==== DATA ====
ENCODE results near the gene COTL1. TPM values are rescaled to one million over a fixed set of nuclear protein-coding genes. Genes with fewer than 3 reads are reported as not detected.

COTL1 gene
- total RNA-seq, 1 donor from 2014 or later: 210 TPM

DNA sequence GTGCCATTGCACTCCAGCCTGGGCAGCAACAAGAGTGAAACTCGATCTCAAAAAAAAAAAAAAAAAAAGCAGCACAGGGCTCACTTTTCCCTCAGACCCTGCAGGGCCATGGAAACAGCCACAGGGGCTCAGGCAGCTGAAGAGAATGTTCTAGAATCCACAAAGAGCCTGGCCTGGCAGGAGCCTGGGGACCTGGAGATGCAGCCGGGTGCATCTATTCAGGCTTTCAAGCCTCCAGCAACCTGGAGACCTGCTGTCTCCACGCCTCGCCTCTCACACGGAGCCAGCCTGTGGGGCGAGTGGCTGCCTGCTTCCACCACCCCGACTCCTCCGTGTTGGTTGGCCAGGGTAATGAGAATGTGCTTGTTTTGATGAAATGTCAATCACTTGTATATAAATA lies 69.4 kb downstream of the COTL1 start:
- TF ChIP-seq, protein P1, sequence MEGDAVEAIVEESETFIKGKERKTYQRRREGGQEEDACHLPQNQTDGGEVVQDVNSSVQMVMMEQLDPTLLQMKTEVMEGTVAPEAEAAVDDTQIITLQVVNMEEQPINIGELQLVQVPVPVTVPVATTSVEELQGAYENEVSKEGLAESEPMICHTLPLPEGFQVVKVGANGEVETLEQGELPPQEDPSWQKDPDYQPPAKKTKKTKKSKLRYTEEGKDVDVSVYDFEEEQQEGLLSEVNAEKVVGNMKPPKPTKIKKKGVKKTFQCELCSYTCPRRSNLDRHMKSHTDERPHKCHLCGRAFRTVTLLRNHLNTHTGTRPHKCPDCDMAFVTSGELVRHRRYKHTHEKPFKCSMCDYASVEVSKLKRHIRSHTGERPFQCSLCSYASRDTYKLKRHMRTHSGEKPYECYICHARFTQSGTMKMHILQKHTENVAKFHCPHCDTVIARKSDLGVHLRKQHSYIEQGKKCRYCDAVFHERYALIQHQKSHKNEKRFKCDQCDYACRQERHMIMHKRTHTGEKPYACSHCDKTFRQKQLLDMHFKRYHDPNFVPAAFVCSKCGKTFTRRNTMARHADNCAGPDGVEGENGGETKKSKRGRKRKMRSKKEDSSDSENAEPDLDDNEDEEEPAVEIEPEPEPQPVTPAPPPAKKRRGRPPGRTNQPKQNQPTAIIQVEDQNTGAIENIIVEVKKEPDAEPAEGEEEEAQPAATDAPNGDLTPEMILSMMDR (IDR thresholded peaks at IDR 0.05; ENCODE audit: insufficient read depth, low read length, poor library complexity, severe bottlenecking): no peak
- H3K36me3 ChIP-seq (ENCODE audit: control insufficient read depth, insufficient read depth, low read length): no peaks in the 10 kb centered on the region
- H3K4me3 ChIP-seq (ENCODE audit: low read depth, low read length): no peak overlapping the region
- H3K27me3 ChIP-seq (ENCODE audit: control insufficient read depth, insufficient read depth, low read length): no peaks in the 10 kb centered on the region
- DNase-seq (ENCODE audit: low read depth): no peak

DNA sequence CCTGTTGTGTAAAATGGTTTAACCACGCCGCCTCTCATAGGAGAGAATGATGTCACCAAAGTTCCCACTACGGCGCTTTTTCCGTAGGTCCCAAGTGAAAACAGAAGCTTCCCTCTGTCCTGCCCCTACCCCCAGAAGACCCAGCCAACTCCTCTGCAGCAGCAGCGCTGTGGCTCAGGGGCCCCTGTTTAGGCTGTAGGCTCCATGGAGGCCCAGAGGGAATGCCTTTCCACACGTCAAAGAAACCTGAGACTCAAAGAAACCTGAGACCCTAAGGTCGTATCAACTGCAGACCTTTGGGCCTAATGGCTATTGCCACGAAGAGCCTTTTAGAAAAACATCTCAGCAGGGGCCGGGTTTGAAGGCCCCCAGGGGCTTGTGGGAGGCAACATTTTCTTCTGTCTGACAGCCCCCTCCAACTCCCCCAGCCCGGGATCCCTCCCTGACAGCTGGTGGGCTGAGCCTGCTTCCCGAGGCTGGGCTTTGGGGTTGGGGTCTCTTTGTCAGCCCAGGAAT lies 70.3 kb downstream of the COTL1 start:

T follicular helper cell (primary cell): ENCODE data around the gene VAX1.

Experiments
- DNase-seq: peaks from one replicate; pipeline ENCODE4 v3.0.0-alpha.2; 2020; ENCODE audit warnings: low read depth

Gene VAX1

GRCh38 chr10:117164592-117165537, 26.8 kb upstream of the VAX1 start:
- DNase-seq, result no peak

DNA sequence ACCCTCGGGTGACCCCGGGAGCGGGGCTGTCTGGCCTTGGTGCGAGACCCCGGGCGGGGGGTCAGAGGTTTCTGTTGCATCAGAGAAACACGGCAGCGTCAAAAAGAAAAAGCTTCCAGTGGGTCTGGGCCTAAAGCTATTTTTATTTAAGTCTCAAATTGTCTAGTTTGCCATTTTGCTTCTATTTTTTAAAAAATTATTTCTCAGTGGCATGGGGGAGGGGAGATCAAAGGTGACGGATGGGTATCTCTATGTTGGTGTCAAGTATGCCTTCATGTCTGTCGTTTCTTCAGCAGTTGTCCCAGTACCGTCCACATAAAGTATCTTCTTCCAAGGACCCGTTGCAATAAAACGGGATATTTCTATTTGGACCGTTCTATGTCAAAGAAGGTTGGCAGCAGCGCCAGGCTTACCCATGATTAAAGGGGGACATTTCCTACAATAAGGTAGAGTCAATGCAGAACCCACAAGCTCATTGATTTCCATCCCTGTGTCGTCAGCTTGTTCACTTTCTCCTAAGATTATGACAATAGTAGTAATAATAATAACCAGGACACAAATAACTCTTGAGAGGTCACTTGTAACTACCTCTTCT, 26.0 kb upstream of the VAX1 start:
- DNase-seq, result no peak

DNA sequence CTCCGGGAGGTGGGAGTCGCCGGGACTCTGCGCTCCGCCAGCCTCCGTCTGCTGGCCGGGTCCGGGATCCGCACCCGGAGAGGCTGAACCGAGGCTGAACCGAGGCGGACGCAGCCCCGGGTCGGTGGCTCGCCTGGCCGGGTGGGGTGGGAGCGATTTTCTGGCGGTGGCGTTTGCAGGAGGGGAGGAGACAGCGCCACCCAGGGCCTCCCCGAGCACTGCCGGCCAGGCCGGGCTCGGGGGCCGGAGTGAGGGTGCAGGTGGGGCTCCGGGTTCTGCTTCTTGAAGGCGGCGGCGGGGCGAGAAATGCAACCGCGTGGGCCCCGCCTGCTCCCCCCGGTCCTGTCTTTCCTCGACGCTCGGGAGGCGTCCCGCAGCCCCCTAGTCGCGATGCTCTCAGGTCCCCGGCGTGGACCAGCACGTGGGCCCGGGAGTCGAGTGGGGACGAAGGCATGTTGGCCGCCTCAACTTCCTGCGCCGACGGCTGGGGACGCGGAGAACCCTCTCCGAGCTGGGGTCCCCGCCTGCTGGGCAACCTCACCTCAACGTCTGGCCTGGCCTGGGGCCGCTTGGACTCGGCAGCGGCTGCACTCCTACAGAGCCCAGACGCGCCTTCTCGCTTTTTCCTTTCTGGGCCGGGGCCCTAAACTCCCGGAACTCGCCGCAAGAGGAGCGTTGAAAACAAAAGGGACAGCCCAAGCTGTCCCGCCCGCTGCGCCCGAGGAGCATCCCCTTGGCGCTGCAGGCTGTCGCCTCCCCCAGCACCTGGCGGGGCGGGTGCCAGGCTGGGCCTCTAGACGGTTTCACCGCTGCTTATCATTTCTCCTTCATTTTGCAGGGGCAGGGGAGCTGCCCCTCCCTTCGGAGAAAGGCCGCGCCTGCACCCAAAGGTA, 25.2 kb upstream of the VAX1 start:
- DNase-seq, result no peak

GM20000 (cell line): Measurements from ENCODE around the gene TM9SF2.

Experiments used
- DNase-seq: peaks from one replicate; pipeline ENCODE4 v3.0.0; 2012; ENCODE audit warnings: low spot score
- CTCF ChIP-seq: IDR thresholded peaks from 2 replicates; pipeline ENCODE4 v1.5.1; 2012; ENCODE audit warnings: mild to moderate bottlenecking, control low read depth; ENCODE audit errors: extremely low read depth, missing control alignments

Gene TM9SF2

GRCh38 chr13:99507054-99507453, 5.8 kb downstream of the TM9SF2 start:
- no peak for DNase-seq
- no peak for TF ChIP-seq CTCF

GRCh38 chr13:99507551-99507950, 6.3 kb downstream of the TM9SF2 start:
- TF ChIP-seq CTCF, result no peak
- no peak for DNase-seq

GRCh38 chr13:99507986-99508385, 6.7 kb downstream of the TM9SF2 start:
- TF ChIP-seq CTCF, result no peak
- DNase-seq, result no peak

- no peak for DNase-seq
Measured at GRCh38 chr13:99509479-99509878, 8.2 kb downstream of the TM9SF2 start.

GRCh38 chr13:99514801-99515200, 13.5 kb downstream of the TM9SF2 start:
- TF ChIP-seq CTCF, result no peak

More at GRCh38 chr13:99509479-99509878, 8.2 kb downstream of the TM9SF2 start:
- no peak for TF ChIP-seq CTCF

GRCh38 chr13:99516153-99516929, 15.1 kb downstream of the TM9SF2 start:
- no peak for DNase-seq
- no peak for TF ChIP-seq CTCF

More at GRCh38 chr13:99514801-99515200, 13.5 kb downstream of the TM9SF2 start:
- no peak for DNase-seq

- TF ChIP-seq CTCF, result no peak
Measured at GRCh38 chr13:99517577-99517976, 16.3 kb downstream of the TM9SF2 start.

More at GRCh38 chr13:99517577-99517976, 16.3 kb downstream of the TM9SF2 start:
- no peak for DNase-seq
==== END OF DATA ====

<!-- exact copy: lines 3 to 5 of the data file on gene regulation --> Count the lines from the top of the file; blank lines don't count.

- total RNA-seq, 1 donor from 2014 or later: 210 TPM

DNA sequence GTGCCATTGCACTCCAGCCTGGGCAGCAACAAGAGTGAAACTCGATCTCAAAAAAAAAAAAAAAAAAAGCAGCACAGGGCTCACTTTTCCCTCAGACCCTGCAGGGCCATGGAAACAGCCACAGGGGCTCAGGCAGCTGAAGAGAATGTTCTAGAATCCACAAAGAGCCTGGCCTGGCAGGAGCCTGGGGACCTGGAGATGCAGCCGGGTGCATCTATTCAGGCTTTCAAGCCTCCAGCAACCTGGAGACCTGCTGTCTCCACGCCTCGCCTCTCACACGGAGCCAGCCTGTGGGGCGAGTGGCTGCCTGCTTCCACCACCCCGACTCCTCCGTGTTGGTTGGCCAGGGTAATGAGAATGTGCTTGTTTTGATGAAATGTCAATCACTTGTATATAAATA lies 69.4 kb downstream of the COTL1 start:
- TF ChIP-seq, protein P1, sequence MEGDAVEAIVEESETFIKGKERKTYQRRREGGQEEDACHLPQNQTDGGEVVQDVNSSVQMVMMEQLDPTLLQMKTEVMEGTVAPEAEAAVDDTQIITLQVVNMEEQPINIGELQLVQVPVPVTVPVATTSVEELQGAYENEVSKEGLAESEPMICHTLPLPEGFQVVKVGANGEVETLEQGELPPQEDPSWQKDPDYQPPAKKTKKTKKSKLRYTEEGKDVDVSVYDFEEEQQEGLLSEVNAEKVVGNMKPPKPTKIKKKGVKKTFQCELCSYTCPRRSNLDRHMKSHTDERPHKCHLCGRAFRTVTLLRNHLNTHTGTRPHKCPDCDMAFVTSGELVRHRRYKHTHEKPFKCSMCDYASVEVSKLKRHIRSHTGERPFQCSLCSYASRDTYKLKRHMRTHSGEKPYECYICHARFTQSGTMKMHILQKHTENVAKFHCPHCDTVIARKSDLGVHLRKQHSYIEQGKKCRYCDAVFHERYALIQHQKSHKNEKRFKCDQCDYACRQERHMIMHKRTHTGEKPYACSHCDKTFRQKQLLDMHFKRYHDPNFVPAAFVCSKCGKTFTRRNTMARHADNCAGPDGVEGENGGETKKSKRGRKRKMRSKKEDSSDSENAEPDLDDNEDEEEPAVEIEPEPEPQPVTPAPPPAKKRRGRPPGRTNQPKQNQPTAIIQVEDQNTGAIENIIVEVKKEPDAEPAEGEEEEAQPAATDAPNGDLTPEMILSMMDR (IDR thresholded peaks at IDR 0.05; ENCODE audit: insufficient read depth, low read length, poor library complexity, severe bottlenecking): no peak